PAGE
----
As the trial of a former Guantanamo detainee proceeded peacefully in a New York courtroom today, U.S. military prosecutors in Cuba were reportedly scrambling to get Omar Khadr, the alleged child soldier on trial for war crimes at Gitmo, to plead guilty to murder. Plea negotiations are reportedly ongoing and his trial, set to resume Monday, has been postponed for a week.
|By: daphneeviatarhumanrights1st Friday October 15, 2010 8:39 am|
|By: daphneeviatarhumanrights1st Wednesday October 13, 2010 3:08 pm|
Lawyers made opening statements Tuesday as the trial began in earnest for the first former Guantanamo detainee transferred to U.S. soil. While the government portrayed the slight, baby-faced 36-year-old as a vicious al Qaeda murderer who helped plan two US embassy bombings that killed 224 people, the defense told a very different story. Although not contesting much of the evidence the government plans to present — about the bombings themselves, its destructiveness and their innocent victims — defense lawyers argue that Ahmed Khalfan Ghailani was a hapless young Tanzanian duped into helping his powerful childhood friends who, unbeknownst to him, were al Qaeda killers.
|By: daphneeviatarhumanrights1st Friday October 8, 2010 10:37 am|
On Wednesday, to the surprise of some spectators in the courtroom, a U.S. federal judge did the right thing: he followed the law.
|By: Masoninblue Wednesday October 6, 2010 6:51 pm|
This diary is a summary of the law pertaining to the federal grand jury.
|By: daphneeviatarhumanrights1st Friday October 1, 2010 12:28 pm|
|By: Jim White Monday September 27, 2010 7:52 am|
It’s hard to imagine how the United States could heap more abuse on Pakistan. We are approaching the one year anniversary since Jeremy Scahill disclosed the extensive JSOC-Blackwater secret war effort within Pakistan and yet there is no indication that either Barack Obama or David Petraeus sees a need to shut down the rogue operators there. Despite the occasional attempt to portray the US military as providing crucial relief efforts in the massive floods in Pakistan (such as in the accompanying photo), the reality is that US military relief to Pakistan has been derided as but a tiny fraction of the military relief provided in other recent world catastrophes. Last week’s sentencing of Aafia Siddiqui to eighty-six years in jail provoked massive protests across Pakistan. And now we are learning that NATO (which really means US) helicopters have killed over 50 people in air raids on the Pakistan side of the border with Afghanistan over the weekend.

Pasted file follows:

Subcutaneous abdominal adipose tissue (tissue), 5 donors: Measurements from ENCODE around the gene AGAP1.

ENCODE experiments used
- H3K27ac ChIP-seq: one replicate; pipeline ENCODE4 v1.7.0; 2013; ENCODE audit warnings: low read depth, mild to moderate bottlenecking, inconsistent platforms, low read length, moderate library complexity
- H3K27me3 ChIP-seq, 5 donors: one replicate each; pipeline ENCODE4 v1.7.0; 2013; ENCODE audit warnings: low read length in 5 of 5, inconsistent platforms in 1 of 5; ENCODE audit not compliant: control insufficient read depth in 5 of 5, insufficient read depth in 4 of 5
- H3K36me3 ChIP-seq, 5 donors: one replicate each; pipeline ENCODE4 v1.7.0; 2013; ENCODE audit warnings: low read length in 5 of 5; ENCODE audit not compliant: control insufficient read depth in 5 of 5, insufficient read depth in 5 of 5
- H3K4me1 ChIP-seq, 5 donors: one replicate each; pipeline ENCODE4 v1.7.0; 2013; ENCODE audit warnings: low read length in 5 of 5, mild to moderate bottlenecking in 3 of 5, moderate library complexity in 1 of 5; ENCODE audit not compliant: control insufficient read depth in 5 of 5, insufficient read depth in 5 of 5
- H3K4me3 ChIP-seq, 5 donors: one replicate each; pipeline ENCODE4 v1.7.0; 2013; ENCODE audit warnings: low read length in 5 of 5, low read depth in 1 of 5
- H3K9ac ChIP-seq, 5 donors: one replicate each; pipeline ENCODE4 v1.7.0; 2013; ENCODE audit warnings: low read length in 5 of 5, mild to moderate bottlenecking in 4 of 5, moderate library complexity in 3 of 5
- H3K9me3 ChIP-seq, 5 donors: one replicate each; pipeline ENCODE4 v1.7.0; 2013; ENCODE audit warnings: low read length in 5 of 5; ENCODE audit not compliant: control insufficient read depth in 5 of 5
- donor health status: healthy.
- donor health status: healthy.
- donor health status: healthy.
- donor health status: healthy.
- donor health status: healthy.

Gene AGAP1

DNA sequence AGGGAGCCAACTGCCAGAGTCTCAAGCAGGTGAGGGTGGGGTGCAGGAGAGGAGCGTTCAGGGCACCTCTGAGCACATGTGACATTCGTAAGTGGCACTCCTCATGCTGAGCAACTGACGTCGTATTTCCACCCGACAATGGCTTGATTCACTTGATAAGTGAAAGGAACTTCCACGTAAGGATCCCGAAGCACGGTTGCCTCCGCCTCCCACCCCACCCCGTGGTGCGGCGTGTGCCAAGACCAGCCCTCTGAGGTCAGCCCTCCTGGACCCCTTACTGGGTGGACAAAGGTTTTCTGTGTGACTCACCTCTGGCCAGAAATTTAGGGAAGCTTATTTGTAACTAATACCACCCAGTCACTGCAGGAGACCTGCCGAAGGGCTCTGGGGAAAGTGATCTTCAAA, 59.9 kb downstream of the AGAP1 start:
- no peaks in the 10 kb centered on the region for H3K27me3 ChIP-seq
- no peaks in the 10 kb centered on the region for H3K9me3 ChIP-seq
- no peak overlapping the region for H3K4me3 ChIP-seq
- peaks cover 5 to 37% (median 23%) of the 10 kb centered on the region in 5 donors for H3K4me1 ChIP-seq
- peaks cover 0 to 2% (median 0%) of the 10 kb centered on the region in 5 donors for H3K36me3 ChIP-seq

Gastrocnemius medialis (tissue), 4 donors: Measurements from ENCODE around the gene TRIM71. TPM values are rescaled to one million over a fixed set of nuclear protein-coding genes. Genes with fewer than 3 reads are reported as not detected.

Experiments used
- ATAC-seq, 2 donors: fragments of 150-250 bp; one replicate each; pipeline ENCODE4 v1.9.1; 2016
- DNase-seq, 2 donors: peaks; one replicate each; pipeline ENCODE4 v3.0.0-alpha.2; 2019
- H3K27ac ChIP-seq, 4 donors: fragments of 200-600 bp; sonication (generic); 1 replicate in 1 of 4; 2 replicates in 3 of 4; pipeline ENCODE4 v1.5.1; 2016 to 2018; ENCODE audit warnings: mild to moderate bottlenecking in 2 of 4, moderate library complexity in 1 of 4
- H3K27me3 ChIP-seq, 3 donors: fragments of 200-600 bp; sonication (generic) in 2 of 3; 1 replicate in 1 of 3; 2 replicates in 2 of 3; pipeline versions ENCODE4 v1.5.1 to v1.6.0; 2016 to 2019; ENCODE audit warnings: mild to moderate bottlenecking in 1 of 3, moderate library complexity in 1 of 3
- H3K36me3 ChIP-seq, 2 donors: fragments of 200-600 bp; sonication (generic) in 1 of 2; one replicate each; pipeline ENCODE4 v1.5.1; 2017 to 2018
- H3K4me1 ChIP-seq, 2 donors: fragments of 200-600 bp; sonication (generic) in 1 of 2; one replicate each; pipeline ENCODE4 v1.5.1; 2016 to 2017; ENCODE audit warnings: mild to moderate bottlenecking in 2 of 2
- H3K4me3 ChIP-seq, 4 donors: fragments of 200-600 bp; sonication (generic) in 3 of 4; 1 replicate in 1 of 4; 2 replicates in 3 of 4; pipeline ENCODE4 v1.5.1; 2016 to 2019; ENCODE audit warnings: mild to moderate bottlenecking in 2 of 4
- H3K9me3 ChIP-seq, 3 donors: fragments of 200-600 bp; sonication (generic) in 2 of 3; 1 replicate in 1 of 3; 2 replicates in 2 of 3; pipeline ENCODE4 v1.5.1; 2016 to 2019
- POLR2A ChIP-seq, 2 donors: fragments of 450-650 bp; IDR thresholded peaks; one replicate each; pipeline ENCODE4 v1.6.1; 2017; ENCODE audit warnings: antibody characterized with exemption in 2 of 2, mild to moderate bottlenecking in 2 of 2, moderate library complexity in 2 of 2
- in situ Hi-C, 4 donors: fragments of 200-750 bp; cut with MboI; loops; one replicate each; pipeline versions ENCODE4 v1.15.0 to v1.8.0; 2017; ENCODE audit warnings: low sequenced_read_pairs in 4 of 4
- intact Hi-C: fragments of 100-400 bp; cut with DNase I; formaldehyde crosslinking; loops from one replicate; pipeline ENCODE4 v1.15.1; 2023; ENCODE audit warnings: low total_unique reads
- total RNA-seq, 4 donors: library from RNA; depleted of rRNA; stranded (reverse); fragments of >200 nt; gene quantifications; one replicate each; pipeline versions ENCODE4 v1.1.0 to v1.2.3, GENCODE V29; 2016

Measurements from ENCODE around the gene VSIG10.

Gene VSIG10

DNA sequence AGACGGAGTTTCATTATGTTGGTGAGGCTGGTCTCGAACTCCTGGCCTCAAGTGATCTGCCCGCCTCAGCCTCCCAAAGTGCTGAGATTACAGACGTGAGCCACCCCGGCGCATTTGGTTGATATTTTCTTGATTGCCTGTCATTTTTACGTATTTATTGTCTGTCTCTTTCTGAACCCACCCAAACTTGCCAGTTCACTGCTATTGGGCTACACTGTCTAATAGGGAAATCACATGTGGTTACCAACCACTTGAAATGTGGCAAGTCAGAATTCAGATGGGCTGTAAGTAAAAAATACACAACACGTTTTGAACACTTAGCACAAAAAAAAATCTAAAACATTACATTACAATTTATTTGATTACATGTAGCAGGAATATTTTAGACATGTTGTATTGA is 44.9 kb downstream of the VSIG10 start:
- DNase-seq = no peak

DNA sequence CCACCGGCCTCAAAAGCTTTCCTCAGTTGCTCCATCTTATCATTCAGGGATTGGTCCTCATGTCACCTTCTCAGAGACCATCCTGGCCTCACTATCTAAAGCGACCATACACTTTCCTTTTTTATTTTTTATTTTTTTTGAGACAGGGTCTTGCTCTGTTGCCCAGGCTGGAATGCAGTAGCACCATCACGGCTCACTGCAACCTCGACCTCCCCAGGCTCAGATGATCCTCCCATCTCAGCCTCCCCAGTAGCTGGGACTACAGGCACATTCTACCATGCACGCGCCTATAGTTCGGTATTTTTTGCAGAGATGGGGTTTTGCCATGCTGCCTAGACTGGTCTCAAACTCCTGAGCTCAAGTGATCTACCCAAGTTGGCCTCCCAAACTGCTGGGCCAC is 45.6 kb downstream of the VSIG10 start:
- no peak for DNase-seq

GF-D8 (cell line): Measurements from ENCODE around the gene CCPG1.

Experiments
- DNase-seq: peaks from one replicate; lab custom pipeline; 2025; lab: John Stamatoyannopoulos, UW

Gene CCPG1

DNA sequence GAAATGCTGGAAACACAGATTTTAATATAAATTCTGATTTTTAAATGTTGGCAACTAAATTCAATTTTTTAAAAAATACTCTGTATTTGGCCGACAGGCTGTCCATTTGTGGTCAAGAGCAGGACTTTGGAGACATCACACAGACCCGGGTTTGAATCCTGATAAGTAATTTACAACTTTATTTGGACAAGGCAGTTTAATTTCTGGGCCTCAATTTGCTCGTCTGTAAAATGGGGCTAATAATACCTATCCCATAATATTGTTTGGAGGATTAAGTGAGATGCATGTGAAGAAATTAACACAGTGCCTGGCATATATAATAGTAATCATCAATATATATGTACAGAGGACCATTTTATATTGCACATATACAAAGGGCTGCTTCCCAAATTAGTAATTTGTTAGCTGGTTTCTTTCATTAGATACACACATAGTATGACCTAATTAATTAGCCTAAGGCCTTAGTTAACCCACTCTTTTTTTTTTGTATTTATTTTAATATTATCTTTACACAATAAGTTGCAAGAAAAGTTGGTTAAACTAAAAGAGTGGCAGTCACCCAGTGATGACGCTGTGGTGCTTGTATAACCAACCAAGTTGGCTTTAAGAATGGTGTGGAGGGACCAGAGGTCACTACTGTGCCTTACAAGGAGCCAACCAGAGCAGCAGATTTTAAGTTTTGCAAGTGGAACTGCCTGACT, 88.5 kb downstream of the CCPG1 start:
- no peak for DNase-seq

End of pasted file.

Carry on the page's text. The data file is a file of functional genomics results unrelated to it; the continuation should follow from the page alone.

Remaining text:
|By: daphneeviatarhumanrights1st Monday September 27, 2010 6:38 am|
|By: daphneeviatarhumanrights1st Tuesday September 21, 2010 8:45 am|
Most people don’t even realize it, but an alleged al Qaeda terrorist – deemed among the most dangerous terrorists in US custody by US counterterrorism officials – has been quietly appearing in a U.S. federal court in downtown Manhattan for pretrial hearings for weeks now.
|By: Bill Egnor Thursday September 16, 2010 6:29 am|
One of the issues that spurred our war of choice in Iraq was the false insistence by the criminal Bush administration that Saddam Hussein had weapons of mass destruction, specifically nuclear weapons. The premise was that he might fly a drone (nutty) or worse give one of his precious nukes to a terrorist group who would then try to smuggle it into the United States.
I am probably dating myself with this, but back when I was a kid one of the things that was almost an article of faith with my friends and I was the prospect of an nuclear war of some kind between the United States and the Soviet Union. It was not a daily worry but it was always there in the back of our heads. It led to a lot of blue sky talking about post apocalyptic survival (and the realization that Michigan had 300 primary targets and no one was likely to survive in the state if the worst happened).
Luckily the Cold War ended and the chance of world wide nuclear holocaust receded. However that dread is a part of many peoples childhood and still influences their thinking. While there is a much lower chance of a major nuclear war, there seems to be a higher chance of a single city being destroyed by a nuclear weapon.
|By: daphneeviatarhumanrights1st Tuesday September 14, 2010 10:07 am|
I’ll agree with Sen. Lindsey Graham on one thing: “Americans still wait for justice.” That’s the headline of a column he wrote that ran in the SunNews and other South Carolina newspapers on Monday, lamenting that the U.S. government still hasn’t put the plotters of the September 11 terrorist attacks on trial. But Graham’s explanation for why we haven’t yet seen justice is actually backwards.